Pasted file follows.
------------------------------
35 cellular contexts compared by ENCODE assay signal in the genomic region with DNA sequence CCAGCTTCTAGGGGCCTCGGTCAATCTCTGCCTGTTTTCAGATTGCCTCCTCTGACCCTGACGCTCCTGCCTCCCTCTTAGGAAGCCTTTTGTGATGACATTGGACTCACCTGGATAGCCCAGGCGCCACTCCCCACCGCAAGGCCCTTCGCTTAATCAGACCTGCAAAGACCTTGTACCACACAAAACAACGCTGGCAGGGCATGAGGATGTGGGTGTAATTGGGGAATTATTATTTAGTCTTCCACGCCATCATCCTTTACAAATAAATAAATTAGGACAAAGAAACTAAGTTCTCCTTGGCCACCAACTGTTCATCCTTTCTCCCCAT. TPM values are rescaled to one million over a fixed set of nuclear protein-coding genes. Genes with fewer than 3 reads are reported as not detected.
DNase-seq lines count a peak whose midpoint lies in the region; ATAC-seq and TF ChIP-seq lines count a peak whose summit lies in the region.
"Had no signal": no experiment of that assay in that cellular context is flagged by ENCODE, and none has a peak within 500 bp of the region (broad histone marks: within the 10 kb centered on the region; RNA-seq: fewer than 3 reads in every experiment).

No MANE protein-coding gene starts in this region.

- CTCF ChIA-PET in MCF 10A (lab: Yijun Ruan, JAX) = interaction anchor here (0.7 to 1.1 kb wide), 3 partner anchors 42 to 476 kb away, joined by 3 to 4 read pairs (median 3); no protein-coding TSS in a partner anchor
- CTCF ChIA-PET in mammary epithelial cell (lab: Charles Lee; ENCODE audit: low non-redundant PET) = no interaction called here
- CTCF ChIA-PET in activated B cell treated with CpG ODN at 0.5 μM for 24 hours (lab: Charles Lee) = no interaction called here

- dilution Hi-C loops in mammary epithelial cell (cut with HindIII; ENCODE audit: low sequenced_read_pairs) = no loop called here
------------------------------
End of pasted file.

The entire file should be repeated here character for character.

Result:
35 cellular contexts compared by ENCODE assay signal in the genomic region with DNA sequence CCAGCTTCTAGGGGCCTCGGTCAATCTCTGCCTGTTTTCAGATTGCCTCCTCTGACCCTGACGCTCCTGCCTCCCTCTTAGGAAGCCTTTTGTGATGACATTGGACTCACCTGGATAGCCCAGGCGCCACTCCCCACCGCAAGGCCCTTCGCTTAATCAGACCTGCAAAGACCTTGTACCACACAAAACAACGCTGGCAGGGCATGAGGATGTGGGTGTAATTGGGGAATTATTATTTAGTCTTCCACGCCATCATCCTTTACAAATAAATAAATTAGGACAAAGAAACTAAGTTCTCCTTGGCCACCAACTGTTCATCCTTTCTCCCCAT. TPM values are rescaled to one million over a fixed set of nuclear protein-coding genes. Genes with fewer than 3 reads are reported as not detected.
DNase-seq lines count a peak whose midpoint lies in the region; ATAC-seq and TF ChIP-seq lines count a peak whose summit lies in the region.
"Had no signal": no experiment of that assay in that cellular context is flagged by ENCODE, and none has a peak within 500 bp of the region (broad histone marks: within the 10 kb centered on the region; RNA-seq: fewer than 3 reads in every experiment).

No MANE protein-coding gene starts in this region.

- CTCF ChIA-PET in MCF 10A (lab: Yijun Ruan, JAX) = interaction anchor here (0.7 to 1.1 kb wide), 3 partner anchors 42 to 476 kb away, joined by 3 to 4 read pairs (median 3); no protein-coding TSS in a partner anchor
- CTCF ChIA-PET in mammary epithelial cell (lab: Charles Lee; ENCODE audit: low non-redundant PET) = no interaction called here
- CTCF ChIA-PET in activated B cell treated with CpG ODN at 0.5 μM for 24 hours (lab: Charles Lee) = no interaction called here

- dilution Hi-C loops in mammary epithelial cell (cut with HindIII; ENCODE audit: low sequenced_read_pairs) = no loop called here